However, the parent also testified that prior to the CSE meeting, although she had asked the district school psychologist about continuing the student's home based program, the parent also testified that whenever she had previously raised the matter with the district, the district had always advised her that "there [was] nothing they [could] do" (Tr. pp. 206, 210-11, 255-56).  According to the parent, when she asked about the continued provision of the student's home-based program, the March 2010 CSE did not offer her any explanation for its decision to discontinue the service (Tr. pp. 210-11).  Moreover, although the parent attempted to call the student's home-based provider during the March 2010 CSE meeting, she testified that the CSE advised her that there was nothing to discuss with the student's home-based provider (Tr. pp. 245-46).  The hearing record does not contain evidence that sufficiently rebuts or contradicts the parent's testimony in this instance.  Despite the parent's desire that the home-based provider's views be considered, the hearing record further reflects that the March 2010 CSE did not seek any input from the student's home-based provider in developing the student's IEP, nor did it review any evaluative reports from the student's home-based provider (Tr. pp. 130-31).  Information that might have better demonstrated that the district had complied with the procedural requirements for considering the parent's concerns is simply absent.  For instance, the hearing record contains no evidence to establish that the district complied with the procedures requiring that prior written notice be given to the parents, which would have required the district to describe why it changed the services and/or refused the parents' request to provide home-based services together with a description of each evaluation, procedure, assessment, record or report that was used as a basis for the refused action (see 34 CFR 300.503; 8 NYCRR 200.5[a][5][ii]).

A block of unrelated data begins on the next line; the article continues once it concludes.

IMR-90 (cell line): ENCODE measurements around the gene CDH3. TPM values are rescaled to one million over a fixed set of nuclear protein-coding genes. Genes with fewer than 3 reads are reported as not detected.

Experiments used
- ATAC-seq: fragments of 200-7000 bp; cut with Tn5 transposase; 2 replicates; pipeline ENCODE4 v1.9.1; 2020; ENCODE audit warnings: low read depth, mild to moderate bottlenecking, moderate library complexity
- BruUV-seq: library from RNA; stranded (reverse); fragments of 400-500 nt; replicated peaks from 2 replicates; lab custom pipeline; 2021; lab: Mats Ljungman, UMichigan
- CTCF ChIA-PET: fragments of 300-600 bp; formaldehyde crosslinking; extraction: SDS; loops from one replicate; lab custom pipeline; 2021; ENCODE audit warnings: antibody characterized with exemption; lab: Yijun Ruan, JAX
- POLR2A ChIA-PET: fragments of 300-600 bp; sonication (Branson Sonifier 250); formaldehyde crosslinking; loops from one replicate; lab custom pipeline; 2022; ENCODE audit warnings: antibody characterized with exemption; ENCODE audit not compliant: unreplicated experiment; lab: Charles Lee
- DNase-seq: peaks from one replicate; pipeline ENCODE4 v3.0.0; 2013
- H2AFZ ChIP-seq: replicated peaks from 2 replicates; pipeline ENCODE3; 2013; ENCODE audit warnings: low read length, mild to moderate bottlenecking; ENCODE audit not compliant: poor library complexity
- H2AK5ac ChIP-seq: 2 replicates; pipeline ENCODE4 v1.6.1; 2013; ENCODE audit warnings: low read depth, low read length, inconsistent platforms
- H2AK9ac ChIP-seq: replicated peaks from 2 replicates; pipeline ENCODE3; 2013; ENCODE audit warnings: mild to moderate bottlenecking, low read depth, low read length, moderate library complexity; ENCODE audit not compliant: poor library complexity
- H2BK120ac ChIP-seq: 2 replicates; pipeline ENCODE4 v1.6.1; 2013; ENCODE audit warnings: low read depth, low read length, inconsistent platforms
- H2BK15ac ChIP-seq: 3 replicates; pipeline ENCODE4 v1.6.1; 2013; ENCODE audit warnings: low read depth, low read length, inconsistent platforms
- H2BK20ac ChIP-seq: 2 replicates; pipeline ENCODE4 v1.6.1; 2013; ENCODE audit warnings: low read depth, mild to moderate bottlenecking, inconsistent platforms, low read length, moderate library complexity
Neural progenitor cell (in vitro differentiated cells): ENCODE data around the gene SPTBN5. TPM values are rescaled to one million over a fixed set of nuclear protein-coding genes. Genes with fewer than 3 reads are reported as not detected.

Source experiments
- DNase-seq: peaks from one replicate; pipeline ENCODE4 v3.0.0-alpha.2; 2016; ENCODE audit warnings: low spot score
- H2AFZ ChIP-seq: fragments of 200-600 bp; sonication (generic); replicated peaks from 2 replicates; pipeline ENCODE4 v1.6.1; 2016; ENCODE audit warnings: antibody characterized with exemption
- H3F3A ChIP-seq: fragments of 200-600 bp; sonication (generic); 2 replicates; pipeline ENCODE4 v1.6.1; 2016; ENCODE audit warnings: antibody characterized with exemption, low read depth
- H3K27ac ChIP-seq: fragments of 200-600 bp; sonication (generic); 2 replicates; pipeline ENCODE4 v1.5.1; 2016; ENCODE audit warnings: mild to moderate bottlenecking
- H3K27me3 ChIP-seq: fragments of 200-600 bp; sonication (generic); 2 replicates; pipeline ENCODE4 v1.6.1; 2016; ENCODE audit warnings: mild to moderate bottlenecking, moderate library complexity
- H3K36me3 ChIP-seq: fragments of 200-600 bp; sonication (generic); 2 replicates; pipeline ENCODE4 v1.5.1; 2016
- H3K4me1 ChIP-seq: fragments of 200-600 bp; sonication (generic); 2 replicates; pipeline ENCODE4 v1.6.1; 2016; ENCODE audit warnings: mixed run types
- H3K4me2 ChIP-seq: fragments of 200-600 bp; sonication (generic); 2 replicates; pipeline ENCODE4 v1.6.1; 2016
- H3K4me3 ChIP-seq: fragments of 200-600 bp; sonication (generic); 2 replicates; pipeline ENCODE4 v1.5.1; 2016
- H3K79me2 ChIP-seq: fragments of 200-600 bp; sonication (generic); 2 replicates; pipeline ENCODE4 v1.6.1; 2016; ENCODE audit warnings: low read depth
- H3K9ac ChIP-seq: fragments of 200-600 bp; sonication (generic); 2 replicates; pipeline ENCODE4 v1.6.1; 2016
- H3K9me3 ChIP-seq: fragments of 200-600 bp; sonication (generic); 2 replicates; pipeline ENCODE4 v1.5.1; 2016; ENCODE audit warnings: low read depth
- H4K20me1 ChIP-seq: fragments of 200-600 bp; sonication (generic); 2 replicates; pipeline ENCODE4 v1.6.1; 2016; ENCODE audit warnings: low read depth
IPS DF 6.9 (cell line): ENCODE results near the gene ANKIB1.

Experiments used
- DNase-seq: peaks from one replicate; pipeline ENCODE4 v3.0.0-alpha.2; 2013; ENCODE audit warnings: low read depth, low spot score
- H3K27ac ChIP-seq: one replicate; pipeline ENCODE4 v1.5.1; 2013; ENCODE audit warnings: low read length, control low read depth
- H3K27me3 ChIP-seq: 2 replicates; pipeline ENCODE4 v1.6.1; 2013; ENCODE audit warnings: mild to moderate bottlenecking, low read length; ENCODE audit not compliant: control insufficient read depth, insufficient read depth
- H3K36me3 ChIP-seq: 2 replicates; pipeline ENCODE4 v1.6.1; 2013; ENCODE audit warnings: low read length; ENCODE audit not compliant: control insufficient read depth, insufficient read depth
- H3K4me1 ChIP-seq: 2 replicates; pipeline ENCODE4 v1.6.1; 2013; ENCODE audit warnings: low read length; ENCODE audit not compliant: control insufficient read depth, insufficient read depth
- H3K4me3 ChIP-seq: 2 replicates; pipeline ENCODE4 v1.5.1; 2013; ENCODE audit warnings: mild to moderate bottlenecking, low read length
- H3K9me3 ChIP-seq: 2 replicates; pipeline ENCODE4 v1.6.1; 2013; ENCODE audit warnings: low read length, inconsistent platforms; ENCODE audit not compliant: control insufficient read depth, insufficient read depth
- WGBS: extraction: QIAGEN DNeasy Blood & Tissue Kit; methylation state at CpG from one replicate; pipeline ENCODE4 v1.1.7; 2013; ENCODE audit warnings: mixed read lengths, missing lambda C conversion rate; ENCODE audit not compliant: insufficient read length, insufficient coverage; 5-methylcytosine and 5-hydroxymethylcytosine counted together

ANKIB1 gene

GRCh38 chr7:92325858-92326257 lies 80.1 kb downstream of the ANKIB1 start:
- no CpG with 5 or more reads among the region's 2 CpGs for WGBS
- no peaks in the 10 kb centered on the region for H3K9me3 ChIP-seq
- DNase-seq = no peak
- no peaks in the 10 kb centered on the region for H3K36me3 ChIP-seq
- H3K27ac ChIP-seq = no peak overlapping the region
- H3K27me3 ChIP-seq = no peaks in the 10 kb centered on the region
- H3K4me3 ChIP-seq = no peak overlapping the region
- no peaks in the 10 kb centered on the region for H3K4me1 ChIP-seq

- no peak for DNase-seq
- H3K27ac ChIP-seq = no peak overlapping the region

Moreover, a review of the hearing record supports the IHO's finding that none of the reports reviewed by the March 2010 CSE were helpful in determining whether the student required a home-based program (IHO Decision at p. 16).  Under the circumstances, given that the district failed to address the parent's concerns regarding the removal of the student's home-based program, a decision which was made without the input of the student's home-based provider or the consideration of any evaluative data from the home-based provider, and without any rationale for its determination, I am constrained to find that, in this instance, the lack of input from the student's home-based provider significantly impeded the parent's opportunity to participate in the decision-making process and ultimately rose to the level of a denial of a FAPE (see Application of the Dep't of Educ., Appeal No. 11-031; Application of a Student with a Disability, Appeal No. 08-035).  Accordingly, the IHO's determination that the district offered the student a FAPE during the 2010-11 school year would, in the alternative to the mootness finding above, be reversed and the district directed to continue the student's home-based ABA services for the 2010-11 school year.